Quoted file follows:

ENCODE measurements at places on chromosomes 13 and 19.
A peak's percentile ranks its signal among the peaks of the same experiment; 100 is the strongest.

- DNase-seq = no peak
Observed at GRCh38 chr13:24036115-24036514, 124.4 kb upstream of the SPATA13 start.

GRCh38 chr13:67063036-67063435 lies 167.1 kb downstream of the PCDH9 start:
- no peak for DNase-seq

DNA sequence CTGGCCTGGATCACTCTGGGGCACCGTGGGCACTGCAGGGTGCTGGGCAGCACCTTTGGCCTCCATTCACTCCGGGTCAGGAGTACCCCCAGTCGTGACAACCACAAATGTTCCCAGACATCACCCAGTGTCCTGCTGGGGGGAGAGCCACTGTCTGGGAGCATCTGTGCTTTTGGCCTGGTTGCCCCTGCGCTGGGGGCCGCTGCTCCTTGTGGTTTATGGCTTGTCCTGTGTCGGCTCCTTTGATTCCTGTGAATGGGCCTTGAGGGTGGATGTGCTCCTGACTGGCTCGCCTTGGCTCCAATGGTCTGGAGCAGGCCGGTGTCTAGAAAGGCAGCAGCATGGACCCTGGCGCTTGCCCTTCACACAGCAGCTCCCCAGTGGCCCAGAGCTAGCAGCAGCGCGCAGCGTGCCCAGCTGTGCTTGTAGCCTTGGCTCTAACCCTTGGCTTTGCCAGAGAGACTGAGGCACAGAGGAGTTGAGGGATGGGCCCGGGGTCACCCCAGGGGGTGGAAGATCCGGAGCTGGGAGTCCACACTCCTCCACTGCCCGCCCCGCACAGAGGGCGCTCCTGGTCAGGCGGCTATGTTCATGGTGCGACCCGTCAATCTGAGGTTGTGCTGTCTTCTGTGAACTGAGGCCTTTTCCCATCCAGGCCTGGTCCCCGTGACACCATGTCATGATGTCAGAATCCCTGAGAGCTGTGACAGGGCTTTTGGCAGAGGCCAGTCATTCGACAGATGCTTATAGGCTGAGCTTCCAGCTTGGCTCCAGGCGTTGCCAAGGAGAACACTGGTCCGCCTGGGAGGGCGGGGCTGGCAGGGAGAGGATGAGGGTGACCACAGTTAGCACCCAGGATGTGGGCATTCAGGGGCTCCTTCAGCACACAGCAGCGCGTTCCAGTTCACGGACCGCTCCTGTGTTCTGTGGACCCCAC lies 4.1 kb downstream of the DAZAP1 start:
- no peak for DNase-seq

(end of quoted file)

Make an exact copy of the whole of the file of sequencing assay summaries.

ENCODE measurements at places on chromosomes 13 and 19.
A peak's percentile ranks its signal among the peaks of the same experiment; 100 is the strongest.

- DNase-seq = no peak
Observed at GRCh38 chr13:24036115-24036514, 124.4 kb upstream of the SPATA13 start.

GRCh38 chr13:67063036-67063435 lies 167.1 kb downstream of the PCDH9 start:
- no peak for DNase-seq

DNA sequence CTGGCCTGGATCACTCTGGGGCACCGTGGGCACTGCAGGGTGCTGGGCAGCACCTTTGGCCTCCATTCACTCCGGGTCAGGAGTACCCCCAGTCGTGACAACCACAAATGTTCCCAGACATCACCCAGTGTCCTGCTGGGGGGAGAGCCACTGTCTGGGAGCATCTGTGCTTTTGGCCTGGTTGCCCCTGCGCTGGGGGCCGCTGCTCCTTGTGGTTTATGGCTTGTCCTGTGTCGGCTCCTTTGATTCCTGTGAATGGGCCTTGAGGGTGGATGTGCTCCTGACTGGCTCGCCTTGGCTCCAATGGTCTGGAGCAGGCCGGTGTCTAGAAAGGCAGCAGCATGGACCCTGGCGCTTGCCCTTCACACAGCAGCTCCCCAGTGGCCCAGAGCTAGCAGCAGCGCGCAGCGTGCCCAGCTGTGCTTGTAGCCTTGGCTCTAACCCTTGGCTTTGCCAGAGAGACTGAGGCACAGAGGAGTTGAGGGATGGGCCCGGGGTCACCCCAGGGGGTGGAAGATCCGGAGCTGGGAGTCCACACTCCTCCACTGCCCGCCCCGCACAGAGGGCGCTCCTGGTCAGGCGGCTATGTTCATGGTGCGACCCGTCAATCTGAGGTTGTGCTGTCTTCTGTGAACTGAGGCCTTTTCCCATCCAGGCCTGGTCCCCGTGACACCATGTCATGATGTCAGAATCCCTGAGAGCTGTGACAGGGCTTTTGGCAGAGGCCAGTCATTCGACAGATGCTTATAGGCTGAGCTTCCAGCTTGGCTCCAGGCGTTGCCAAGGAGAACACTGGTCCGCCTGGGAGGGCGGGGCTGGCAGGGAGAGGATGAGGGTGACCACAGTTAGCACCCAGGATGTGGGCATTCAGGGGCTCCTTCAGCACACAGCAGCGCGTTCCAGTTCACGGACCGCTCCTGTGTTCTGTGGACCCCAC lies 4.1 kb downstream of the DAZAP1 start:
- no peak for DNase-seq